When it comes to separation and divorce in Virginia, things are rarely simple. You may have bought a home and raised children together. But, what happens to the family dog? How does Virginia law treat custody of family pets, like dogs and cats? The reality is that, no matter how much you love them, pets are treated as property in Virginia. They’re no different than jewelry or the family minivan.
Whether it’s an uncontested or contested divorce, it can be difficult to decide who gets to keep the family pet. To many people, pets are more than objects. There is a strong emotional bond and a pet is a living, breathing animal. This is one of the many reasons why you need a divorce lawyer experienced in family law on your side.
Pets Are Property, Not Children
In a divorce, the courts consider the well-being of the children in deciding child custody. They keep the child’s best interests at heart. So, they may decide one partner gets sole custody. Or, they may decide on joint custody. The courts can lay out the rules for legal visitation rights and child support payments.
Many people view their pets as a member of the family. Virginia divorce law sees them differently. A dog, cat, horse, rabbit, or parrot is personal property. As such, they follow the laws for the equitable distribution of property. Property acquired during the marriage is subject to the guidelines of the division of marital property. If you got the pet together, it’s marital property.
If one spouse got the pet before the marriage, then it is considered separate property. The partner who brought the pet into the marriage probably gets to keep it. This is the same as any retirement savings one partner may have had before they got married. Savings held in a joint account created after marriage would be shared equitably.
During the divorce proceedings, you may not agree with your spouse about who keeps the pet. In that case, the court may decide for you. If you want to keep the pet after divorce, you may have to fight for it. An experienced family law attorney in Virginia can help. The courts will not get involved in the shared custody of a pet. As property, the pet goes to one partner or the other fully.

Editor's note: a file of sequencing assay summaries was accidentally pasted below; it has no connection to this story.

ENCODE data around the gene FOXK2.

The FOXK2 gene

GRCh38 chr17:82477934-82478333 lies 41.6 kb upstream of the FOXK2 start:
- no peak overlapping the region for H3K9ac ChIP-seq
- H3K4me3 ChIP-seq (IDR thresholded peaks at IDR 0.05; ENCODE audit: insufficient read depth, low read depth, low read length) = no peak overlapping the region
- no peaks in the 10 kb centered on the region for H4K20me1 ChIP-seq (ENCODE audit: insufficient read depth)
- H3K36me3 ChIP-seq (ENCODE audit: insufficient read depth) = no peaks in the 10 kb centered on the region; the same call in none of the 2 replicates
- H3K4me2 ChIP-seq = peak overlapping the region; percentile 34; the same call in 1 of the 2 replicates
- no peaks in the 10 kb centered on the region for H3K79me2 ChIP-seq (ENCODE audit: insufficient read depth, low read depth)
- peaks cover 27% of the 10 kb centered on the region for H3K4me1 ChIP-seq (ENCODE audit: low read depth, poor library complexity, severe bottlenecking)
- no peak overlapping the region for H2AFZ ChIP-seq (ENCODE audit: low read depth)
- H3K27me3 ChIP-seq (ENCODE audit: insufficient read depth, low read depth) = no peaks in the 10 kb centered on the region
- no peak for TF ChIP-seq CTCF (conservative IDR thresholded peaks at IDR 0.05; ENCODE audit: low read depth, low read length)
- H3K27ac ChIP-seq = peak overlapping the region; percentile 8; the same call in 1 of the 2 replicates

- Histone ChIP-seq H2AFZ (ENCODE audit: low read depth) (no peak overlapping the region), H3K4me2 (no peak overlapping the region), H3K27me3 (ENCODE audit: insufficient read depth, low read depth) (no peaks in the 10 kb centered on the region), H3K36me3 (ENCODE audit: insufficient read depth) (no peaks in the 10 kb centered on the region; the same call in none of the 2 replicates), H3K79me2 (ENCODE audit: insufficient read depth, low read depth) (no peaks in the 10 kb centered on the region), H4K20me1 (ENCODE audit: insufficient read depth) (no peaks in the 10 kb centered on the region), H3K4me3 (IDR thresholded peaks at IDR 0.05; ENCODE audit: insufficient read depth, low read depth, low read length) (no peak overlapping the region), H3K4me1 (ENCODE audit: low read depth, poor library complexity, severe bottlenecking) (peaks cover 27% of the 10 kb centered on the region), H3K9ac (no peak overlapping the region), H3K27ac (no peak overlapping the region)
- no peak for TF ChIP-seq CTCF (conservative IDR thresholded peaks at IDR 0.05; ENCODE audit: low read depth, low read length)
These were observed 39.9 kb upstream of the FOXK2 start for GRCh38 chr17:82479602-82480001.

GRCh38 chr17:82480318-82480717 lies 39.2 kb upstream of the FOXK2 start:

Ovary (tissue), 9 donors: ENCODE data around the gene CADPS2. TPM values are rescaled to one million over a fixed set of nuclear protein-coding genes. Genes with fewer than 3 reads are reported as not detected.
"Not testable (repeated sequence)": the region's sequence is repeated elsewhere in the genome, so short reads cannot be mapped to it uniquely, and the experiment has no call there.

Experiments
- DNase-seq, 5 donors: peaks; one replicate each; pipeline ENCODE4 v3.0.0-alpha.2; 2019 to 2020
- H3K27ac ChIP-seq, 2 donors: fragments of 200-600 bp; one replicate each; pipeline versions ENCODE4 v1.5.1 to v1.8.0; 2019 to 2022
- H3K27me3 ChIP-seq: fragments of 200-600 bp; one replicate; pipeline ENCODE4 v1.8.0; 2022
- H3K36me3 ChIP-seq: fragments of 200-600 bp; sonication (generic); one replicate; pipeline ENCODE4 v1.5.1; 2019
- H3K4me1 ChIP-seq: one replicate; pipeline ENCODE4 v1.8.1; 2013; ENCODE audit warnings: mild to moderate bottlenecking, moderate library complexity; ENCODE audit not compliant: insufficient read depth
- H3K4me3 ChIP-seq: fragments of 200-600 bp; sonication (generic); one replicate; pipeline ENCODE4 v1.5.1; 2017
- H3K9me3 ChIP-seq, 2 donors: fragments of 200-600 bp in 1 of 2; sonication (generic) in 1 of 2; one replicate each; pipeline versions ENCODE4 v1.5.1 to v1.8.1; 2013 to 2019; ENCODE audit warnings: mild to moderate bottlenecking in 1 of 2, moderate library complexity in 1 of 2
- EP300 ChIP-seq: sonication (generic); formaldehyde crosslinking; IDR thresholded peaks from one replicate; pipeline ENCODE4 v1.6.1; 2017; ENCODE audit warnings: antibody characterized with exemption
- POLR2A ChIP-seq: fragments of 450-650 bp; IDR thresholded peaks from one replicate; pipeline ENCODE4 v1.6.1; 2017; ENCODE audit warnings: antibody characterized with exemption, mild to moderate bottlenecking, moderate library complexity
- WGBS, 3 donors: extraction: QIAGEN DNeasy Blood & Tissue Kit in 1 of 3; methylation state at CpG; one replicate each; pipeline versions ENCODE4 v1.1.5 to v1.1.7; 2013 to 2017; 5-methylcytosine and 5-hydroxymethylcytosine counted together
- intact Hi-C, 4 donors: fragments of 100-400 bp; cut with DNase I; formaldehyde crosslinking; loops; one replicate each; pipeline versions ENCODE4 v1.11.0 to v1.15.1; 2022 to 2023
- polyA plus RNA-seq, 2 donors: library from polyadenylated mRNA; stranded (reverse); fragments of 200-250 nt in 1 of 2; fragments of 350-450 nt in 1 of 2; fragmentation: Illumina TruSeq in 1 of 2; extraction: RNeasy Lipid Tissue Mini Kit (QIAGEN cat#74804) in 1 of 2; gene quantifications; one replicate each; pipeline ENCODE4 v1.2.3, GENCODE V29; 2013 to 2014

What the Courts May Consider
If you cannot agree on who keeps ownership of the pet, the courts may decide for you. They may look to the pet as a purely financial asset. In that case, the courts may take several factors into consideration.
- Who owned the pet before the couple got married?
- Who got the pet in the first place?
- Who has been primarily responsible for pet care?
- Who takes the pet for walks or to the vet?
- Who does the pet prefer or is most attached to?
- Who is home more often?
- Has either spouse abused or neglected the pet?
- Are there children involved? Should the pet stay with the children?
- Who will have adequate space and resources to care for the pet?
- Is the pet a companion animal for therapeutic reasons or disability assistance?
In making this decision, the courts may estimate a market value for the pet. A purebred show dog with championship bloodlines may be valued higher than a rescue dog. If the courts decide one spouse gets the pet, they may offer other financial assets to the other partner to balance the division of assets. The court may even order the pet to be sold to divide the asset based on monetary value.
Dividing assets goes hand-in-hand with dividing debt in a divorce. If there are outstanding vet bills or other expenses, the courts will take these into consideration too.
How a Lawyer Can Help You Keep Your Pet
It is imperative to seek the advice and help of a family law attorney during a divorce. Even in an uncontested divorce, the division of property can get messy. This includes deciding who gets to keep a family pet after the divorce. An experienced Virginia lawyer can help you stay with your pet if that is your goal.
Let your lawyer know about your priorities. Divorce often involves give-and-take. If you want to keep the pet, what is something lower on your priority list you are willing to sacrifice? Your lawyer can then work hard to help you keep ownership of your pet, while also working to divide your other marital property fairly.
Your lawyer can help gather documents and build the case for why you deserve to keep your pet. This can involve adoption papers, vet bills, pet license and registration papers, witness testimony, and more. It can be an emotional time. Let your attorney advocate for you.